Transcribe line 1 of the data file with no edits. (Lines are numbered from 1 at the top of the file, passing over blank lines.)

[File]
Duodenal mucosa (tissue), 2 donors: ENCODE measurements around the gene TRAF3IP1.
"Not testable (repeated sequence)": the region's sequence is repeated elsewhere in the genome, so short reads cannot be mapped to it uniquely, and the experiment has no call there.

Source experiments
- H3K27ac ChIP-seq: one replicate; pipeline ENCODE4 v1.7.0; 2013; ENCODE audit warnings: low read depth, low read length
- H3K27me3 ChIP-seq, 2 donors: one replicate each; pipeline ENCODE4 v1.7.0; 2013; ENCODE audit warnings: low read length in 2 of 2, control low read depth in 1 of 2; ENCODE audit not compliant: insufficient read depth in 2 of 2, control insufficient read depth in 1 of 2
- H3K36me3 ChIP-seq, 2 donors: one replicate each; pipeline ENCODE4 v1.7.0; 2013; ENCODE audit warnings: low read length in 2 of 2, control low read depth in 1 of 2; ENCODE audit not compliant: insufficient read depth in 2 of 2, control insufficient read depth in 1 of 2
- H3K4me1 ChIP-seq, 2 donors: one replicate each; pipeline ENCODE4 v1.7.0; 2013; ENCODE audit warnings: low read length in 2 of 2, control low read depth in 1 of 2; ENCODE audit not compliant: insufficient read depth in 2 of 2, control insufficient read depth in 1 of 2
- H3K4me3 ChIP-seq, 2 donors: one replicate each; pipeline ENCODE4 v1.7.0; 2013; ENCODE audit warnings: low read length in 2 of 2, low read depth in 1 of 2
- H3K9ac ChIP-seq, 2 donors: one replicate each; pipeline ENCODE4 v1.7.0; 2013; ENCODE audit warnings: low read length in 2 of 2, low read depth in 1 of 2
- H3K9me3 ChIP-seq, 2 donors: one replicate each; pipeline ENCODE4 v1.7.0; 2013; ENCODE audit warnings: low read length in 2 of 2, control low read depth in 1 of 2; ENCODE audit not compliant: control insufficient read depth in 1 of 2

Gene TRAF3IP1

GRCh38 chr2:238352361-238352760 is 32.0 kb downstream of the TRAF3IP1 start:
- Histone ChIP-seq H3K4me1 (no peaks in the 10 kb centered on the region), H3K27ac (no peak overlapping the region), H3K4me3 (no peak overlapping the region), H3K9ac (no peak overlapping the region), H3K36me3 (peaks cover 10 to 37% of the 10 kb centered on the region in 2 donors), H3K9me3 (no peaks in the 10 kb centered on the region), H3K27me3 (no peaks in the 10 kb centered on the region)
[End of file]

Duodenal mucosa (tissue), 2 donors: ENCODE measurements around the gene TRAF3IP1.